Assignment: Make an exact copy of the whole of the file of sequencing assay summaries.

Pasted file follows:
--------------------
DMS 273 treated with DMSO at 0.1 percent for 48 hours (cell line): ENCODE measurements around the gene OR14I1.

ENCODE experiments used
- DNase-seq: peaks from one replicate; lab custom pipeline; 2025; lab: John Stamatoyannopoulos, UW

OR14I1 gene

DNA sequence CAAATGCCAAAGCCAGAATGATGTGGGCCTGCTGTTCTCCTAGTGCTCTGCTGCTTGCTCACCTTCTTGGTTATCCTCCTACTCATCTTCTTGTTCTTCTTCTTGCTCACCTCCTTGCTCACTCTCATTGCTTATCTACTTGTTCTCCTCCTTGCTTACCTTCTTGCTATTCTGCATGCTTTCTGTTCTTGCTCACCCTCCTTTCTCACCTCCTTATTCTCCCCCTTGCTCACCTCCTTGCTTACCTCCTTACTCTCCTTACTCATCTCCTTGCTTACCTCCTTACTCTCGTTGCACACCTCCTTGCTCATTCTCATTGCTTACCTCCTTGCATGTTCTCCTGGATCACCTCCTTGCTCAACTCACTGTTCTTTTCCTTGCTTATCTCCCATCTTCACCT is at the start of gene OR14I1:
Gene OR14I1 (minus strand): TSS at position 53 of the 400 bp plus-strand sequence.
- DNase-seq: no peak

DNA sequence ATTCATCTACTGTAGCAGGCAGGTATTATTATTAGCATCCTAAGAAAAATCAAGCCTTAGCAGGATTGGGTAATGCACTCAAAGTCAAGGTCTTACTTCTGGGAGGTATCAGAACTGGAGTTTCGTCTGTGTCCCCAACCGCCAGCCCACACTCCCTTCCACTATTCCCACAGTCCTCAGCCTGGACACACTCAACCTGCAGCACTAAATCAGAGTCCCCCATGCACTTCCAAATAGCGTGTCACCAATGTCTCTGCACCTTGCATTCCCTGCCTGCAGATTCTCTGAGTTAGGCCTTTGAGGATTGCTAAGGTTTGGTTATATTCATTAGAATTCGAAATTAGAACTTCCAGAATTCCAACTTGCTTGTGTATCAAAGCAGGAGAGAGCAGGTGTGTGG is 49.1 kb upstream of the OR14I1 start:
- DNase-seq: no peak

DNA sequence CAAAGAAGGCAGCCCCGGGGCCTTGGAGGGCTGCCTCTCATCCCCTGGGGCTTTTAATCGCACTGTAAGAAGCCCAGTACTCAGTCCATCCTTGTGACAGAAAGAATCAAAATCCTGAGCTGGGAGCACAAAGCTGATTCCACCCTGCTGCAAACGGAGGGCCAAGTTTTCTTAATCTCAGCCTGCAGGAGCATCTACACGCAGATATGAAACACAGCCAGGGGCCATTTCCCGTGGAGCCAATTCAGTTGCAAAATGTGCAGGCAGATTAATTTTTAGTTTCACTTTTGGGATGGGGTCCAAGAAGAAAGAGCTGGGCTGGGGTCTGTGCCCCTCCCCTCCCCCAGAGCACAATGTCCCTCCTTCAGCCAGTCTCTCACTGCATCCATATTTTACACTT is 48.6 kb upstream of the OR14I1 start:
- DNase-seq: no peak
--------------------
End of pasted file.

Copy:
DMS 273 treated with DMSO at 0.1 percent for 48 hours (cell line): ENCODE measurements around the gene OR14I1.

ENCODE experiments used
- DNase-seq: peaks from one replicate; lab custom pipeline; 2025; lab: John Stamatoyannopoulos, UW

OR14I1 gene

DNA sequence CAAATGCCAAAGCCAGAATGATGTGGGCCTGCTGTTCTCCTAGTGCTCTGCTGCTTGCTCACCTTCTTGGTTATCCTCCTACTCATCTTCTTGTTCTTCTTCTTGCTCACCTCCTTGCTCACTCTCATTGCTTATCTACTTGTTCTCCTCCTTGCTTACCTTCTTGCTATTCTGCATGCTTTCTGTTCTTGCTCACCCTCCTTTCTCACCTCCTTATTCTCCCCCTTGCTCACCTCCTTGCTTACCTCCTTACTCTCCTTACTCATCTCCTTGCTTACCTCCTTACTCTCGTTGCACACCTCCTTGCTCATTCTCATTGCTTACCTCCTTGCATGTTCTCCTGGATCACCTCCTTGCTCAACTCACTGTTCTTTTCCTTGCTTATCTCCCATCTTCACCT is at the start of gene OR14I1:
Gene OR14I1 (minus strand): TSS at position 53 of the 400 bp plus-strand sequence.
- DNase-seq: no peak

DNA sequence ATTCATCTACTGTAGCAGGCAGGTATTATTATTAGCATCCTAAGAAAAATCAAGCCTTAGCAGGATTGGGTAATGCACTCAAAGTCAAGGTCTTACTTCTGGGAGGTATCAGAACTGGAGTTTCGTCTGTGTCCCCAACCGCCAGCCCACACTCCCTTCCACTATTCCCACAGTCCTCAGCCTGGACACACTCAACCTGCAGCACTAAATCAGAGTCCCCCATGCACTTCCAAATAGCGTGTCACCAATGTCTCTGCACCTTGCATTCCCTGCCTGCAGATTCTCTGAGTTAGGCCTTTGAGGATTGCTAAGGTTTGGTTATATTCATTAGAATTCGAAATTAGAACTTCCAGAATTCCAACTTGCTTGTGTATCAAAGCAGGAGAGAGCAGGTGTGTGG is 49.1 kb upstream of the OR14I1 start:
- DNase-seq: no peak

DNA sequence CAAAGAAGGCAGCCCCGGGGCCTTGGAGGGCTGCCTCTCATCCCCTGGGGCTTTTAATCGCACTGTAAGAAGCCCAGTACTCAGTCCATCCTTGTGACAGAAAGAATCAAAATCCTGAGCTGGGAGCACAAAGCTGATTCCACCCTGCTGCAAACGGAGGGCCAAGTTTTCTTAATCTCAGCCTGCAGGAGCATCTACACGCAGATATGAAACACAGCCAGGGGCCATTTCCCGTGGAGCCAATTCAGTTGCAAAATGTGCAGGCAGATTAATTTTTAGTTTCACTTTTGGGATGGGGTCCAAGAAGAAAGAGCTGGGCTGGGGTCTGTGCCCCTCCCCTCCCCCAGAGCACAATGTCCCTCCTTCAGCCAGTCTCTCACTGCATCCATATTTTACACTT is 48.6 kb upstream of the OR14I1 start:
- DNase-seq: no peak